(A layman’s primer on great ski snow, for my coastal friends.)
This winter in Colorado has been drop-dead gorgeous for skiing. What makes for good ski snow, my flatlander California friends might ask? LOTS of snow, concurrently with cold temperatures. The quantity of snow covers all the rocks and trees on ski slopes. If you’ve ever hiked on a ski slope in the summer, particularly the steep ones, you might have found it hard to believe you could EVER cover it with enough snow to ski on. (I know, not exactly rocket science.)
Cold temperatures keep the snow light and ‘dry’, making it soft even when packed down and light enough to easily push skis through and over. Colorado snow from the ocean to the west and northwest has lost a lot of its moisture by the time it crosses several mountain ranges to get here. Snowflakes fall and retain much of their light crystalline nature when it’s cold. If temperatures warm the snow starts to melt, getting heavy with less crystal and more water. It’s hard to push around with skis when it gets slushy. (We call it Spring Skiing in late March and April.) If you’ve ever shoveled a snow-covered driveway in freezing temps in January, it’s easy to push. The same driveway with warm, wet March snow is a back-breaker. (Brain surgery, this part. I made it all up.)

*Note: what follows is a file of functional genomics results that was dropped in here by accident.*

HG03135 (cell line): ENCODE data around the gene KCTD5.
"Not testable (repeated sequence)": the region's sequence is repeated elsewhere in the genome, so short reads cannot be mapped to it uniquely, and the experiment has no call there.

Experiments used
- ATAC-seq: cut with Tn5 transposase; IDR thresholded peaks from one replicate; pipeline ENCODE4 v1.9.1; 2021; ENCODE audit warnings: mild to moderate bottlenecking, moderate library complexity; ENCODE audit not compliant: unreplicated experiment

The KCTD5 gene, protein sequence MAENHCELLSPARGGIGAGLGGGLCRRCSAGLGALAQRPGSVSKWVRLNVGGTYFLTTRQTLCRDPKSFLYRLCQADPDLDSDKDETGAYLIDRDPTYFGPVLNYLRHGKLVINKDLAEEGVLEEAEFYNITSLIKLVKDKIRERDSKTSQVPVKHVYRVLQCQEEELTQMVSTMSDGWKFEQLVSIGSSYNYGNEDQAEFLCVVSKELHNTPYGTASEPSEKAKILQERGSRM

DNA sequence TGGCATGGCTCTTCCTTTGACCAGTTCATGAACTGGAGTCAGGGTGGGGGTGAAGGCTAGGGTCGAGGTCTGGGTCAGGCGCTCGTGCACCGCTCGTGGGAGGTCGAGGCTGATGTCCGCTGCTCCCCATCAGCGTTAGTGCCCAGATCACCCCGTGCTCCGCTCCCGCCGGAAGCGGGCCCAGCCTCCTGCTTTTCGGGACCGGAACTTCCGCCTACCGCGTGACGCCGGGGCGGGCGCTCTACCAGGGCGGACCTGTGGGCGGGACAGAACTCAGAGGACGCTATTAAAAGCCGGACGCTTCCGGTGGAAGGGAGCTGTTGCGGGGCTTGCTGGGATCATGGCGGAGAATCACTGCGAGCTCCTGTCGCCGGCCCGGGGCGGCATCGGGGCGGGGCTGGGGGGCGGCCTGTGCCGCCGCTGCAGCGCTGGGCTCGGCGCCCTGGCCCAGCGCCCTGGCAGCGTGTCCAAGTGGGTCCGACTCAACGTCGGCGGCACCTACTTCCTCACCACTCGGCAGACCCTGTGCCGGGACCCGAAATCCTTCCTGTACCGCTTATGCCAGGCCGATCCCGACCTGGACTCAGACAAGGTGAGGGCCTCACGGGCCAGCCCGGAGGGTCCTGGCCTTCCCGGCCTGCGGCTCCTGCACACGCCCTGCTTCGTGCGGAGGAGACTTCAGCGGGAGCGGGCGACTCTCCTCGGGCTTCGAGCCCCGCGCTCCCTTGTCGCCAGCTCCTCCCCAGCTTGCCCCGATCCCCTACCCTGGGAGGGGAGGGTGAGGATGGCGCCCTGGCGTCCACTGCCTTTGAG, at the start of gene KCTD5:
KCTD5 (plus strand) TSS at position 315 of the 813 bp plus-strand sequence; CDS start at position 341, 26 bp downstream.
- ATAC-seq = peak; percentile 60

But enough about nuke-u-ler physics, which is beyond my grasp. We’ve had lots of dry, light snow since November. I had 7 days of skiing in November and December this winter, I had 5 during the previous 3 seasons combined. I have 18 days total skiing to date this winter. I had 24 days total by this time the previous 3 seasons combined. These numbers are microscopic by resident skier standards, but they’re good for me. 🙂 I met someone yesterday who alluded he had over 500 consecutive days of skiing (consecutive days in consecutive seasons, I presume). THAT is a lot of skiing.
Today was just another Grrrrr8 day of skiing at Copper Mountain. Some sunshine, some hazy-cold, flat-light mist from the incoming Arctic cold front, some fast, heavy snowfall adding a fresh inch here and there. Cold, (15F I’d guess) but not so cold you couldn’t stand it. (Check with me on Wednesday, after Tuesday has a daytime high of 0F and overnight low of -21F. THAT will be cold.) Copper Mountain, IMO, deserves the Inter-Galactic Best Groomed Slopes Award. Call me spoiled in my old age, but it sure makes for grrrrrr8 cruising. There is also plenty of steep, deep, and bumpy when you are so inclined.
‘Great’ skiing, dudes.